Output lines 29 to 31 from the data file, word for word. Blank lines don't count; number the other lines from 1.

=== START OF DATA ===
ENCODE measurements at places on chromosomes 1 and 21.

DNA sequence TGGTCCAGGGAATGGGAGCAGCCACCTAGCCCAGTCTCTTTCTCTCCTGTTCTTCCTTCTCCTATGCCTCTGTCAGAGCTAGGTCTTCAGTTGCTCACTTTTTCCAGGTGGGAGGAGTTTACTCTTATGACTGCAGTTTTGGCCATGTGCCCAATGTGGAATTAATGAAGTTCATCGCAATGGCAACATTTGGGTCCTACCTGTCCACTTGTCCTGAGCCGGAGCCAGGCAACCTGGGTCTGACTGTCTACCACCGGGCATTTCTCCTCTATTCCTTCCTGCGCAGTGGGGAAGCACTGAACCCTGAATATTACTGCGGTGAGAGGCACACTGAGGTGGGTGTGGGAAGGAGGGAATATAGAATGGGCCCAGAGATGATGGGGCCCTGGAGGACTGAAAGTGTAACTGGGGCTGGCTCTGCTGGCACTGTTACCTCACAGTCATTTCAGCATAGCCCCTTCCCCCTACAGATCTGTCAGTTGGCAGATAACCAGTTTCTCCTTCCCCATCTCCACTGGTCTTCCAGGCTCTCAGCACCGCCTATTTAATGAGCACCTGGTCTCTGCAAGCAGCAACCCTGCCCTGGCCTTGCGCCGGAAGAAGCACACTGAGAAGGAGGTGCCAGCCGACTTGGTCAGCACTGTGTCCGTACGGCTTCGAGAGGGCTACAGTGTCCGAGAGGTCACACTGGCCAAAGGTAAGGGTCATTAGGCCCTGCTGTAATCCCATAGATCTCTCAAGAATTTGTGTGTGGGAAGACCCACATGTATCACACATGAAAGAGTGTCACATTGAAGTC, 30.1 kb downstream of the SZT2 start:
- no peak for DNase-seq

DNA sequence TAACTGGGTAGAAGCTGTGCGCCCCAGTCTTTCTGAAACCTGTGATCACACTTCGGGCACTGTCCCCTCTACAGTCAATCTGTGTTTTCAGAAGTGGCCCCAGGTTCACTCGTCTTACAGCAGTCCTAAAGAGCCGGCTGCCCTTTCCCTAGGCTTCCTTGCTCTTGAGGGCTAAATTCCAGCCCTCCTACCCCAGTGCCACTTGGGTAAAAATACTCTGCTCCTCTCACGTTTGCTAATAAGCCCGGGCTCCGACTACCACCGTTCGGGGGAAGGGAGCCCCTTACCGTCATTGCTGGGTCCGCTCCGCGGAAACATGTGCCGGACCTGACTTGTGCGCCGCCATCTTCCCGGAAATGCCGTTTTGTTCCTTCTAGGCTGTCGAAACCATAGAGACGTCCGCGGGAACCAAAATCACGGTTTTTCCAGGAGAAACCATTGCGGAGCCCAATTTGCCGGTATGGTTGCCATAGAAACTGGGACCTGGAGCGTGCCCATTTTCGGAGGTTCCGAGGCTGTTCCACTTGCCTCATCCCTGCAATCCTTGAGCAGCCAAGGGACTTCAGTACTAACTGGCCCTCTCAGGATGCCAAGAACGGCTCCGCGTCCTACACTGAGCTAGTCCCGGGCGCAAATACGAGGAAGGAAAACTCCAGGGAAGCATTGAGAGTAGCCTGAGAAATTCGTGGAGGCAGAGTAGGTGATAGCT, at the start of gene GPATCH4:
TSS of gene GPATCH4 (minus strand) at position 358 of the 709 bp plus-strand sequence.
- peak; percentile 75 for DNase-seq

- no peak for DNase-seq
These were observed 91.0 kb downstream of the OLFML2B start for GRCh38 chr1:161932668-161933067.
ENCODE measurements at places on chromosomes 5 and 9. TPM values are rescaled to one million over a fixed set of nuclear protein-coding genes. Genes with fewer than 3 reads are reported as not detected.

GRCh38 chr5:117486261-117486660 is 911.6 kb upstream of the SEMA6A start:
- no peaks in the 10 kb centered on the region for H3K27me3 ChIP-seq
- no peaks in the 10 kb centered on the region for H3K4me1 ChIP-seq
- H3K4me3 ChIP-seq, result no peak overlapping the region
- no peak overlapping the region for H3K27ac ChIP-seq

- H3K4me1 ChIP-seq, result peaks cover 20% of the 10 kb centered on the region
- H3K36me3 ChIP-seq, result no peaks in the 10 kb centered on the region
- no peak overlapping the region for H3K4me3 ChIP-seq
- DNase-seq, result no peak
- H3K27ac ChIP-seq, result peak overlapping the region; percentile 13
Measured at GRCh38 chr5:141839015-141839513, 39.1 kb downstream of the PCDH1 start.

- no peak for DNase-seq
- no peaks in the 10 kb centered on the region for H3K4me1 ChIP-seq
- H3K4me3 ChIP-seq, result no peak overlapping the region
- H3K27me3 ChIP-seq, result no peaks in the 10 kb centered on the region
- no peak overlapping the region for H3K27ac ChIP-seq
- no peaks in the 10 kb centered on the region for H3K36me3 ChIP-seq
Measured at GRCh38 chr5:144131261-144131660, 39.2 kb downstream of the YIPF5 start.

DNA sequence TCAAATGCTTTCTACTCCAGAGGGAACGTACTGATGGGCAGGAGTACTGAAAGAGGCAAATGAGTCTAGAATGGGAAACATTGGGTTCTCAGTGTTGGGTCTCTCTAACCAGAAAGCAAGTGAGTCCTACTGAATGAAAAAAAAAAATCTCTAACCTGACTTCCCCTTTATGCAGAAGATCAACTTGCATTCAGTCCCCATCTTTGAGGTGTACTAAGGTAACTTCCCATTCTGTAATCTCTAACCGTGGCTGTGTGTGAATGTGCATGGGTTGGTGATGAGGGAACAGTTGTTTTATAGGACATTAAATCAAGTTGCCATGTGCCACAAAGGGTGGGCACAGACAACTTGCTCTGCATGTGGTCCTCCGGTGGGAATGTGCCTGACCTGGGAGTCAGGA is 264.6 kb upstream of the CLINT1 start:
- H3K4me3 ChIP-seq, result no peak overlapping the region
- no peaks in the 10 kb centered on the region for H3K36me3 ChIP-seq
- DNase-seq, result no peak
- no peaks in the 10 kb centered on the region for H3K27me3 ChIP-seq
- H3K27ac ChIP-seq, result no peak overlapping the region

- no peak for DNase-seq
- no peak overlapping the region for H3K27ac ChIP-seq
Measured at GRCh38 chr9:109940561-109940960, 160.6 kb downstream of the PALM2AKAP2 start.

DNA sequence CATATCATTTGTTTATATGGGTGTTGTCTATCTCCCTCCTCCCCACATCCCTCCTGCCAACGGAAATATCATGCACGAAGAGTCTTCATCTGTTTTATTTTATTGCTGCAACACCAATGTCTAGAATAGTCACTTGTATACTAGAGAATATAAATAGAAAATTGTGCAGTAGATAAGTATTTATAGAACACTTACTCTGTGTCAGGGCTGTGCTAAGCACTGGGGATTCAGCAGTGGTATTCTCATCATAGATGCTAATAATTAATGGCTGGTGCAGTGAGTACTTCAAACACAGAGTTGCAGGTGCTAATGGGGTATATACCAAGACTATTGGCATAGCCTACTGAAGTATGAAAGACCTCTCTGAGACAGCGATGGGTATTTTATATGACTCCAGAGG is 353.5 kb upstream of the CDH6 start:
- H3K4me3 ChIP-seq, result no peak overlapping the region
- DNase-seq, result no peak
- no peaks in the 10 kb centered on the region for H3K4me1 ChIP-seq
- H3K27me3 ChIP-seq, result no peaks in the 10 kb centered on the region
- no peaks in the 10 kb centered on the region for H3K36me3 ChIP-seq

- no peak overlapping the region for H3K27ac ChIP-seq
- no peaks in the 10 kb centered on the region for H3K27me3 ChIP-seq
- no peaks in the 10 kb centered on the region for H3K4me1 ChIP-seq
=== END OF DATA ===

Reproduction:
- H3K4me3 ChIP-seq, result no peak overlapping the region
- no peaks in the 10 kb centered on the region for H3K36me3 ChIP-seq
- DNase-seq, result no peak